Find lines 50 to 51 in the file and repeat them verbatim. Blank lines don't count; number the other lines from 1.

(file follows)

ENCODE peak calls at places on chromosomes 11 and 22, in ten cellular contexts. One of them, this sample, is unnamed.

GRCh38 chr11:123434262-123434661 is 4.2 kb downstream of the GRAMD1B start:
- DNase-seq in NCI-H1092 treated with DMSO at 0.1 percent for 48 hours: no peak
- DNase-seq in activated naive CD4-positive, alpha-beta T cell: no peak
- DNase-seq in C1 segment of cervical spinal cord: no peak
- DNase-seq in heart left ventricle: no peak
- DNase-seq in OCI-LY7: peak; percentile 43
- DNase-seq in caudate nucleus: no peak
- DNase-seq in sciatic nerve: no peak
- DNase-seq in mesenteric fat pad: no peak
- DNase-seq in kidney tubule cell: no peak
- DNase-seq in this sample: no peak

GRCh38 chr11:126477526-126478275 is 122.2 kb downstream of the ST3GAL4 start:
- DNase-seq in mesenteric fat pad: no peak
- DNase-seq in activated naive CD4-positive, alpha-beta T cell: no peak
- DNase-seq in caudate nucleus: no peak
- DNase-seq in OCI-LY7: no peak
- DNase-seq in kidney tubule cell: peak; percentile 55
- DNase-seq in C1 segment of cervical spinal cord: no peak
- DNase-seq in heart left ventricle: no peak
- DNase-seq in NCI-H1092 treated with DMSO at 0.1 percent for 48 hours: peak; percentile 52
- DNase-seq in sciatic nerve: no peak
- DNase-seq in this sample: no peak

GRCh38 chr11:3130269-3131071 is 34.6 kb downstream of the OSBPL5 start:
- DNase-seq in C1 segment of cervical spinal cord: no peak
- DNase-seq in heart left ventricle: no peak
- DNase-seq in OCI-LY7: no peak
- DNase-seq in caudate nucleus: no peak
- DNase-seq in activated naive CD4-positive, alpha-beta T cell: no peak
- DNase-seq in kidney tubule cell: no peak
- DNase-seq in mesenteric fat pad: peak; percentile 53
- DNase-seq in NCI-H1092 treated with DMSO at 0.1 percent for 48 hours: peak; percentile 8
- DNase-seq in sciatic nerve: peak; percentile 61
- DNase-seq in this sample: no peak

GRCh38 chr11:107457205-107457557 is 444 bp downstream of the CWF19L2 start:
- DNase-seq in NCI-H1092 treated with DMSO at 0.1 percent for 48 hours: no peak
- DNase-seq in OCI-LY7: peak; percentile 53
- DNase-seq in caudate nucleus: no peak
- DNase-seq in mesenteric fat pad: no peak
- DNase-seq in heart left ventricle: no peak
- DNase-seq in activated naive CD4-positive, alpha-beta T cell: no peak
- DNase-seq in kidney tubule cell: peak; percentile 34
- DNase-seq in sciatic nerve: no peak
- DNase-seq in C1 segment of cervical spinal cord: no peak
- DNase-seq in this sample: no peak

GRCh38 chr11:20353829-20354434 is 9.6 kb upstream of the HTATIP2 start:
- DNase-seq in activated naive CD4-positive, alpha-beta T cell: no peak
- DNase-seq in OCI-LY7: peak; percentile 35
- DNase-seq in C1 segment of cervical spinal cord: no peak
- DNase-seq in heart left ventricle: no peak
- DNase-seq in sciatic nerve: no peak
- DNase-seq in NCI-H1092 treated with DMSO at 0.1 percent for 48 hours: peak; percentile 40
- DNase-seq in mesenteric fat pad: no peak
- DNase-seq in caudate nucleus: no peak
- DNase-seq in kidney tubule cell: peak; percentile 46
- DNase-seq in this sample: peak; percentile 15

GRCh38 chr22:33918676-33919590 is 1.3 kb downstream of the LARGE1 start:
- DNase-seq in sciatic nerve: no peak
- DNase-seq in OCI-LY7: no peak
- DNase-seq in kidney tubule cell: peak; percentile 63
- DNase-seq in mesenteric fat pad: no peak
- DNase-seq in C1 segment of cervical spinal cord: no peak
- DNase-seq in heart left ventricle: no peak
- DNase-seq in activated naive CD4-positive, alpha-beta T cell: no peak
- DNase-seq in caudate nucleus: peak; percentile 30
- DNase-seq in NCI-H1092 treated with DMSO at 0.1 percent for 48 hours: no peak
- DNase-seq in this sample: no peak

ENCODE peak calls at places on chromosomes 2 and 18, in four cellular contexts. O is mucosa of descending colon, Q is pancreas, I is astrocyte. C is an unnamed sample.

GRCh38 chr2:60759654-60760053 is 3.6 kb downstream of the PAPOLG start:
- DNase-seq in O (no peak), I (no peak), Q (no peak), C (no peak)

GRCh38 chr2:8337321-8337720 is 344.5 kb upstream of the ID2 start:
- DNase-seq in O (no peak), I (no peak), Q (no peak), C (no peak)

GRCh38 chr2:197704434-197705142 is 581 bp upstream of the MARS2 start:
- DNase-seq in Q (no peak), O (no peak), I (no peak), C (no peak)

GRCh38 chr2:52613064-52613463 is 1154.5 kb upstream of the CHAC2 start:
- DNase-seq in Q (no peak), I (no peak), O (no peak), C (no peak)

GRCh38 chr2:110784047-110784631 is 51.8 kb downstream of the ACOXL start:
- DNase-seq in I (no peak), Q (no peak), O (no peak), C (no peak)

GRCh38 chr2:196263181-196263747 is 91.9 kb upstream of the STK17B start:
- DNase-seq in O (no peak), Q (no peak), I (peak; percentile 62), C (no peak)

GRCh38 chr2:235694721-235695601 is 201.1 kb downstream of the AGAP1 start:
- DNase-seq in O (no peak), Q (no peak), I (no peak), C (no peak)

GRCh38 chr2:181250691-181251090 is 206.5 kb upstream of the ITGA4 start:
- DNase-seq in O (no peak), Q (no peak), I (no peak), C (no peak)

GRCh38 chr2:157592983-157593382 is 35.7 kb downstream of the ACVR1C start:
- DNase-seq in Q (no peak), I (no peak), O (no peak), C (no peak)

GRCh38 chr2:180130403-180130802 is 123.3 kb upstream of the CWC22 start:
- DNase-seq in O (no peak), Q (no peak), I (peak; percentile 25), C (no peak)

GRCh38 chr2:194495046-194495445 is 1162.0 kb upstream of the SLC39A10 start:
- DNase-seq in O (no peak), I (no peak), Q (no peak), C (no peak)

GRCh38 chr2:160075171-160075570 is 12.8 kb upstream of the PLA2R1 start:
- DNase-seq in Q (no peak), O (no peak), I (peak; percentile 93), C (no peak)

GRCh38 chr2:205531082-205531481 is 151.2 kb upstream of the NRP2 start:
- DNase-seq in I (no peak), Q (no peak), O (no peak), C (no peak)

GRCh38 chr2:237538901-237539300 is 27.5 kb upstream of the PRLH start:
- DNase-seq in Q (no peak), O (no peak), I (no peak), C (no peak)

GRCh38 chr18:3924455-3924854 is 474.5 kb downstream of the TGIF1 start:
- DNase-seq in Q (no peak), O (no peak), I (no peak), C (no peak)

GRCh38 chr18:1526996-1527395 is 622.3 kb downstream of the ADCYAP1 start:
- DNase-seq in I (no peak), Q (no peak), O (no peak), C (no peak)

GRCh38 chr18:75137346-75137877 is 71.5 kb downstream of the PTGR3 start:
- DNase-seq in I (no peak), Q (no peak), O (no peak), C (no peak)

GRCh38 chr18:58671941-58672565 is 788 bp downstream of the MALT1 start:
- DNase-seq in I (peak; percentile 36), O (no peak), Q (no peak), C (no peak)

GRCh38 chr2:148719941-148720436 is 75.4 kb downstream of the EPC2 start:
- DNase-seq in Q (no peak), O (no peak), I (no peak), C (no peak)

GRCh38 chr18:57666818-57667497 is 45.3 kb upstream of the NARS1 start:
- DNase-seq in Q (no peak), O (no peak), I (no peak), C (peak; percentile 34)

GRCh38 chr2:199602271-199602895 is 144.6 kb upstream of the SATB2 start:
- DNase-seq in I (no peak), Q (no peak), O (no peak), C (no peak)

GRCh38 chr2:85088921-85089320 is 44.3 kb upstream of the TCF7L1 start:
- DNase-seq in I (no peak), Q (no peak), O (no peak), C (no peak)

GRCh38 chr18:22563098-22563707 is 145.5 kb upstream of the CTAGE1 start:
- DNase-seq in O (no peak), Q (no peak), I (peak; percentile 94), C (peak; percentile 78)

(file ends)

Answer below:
- DNase-seq in heart left ventricle: no peak
- DNase-seq in sciatic nerve: no peak